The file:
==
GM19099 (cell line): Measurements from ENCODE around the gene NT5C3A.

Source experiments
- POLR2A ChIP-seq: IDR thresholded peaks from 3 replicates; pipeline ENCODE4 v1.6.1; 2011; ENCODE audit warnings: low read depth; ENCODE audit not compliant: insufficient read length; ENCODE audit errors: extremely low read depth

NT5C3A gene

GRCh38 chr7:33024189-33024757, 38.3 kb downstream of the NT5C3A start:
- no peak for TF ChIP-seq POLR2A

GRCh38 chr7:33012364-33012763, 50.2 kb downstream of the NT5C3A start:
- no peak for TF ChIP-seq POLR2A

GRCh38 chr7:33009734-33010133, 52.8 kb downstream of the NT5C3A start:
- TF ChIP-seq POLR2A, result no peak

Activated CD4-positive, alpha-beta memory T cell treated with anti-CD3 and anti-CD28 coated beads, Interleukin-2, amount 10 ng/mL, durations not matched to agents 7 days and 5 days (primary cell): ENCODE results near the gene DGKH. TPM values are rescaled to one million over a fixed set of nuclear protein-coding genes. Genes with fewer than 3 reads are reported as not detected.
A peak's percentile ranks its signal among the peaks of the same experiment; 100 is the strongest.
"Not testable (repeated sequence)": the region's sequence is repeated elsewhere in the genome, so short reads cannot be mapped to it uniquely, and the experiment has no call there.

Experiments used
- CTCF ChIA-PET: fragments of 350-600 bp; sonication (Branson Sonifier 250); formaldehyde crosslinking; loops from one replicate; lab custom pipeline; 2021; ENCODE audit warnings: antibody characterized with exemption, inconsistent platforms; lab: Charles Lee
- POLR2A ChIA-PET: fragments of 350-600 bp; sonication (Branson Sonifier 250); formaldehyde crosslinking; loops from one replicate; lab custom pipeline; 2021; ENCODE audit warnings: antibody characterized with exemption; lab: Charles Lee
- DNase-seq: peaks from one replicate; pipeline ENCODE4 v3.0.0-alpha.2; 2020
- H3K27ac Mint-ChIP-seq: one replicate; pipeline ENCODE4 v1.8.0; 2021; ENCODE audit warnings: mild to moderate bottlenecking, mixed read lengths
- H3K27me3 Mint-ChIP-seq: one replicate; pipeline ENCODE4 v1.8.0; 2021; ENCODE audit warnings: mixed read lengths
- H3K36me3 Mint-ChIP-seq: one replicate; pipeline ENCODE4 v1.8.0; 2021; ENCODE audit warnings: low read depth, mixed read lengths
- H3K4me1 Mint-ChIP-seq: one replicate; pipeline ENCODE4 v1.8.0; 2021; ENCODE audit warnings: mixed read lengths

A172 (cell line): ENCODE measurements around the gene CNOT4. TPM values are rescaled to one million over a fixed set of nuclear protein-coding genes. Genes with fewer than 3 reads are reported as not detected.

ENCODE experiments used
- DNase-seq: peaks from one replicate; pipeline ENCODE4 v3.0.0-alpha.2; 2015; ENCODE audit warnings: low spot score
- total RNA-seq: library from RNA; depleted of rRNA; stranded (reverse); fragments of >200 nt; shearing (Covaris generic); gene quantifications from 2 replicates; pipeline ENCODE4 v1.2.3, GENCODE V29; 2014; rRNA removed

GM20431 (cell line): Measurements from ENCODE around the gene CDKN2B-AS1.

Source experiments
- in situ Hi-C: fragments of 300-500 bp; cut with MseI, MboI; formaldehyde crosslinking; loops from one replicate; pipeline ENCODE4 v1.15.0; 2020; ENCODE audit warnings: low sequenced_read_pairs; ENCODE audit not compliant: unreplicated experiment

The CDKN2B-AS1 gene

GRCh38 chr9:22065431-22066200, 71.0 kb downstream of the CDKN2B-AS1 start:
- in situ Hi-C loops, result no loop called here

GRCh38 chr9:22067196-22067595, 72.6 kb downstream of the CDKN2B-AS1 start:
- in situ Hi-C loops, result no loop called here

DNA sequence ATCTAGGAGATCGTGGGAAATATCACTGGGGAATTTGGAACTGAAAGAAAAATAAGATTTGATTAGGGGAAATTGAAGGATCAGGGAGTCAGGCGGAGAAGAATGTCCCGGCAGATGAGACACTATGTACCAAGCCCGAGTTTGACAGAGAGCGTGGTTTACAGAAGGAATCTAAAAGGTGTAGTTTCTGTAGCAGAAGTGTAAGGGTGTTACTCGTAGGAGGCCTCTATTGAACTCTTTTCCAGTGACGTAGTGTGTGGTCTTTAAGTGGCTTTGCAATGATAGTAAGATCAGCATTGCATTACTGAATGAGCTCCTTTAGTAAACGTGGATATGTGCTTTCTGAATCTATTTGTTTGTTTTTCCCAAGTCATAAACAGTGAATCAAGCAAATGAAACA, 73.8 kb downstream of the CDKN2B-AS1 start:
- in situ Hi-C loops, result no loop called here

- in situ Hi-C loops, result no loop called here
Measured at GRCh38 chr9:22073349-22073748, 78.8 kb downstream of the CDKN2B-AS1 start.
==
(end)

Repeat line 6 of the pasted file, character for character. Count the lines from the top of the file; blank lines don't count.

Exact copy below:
- no peak for TF ChIP-seq POLR2A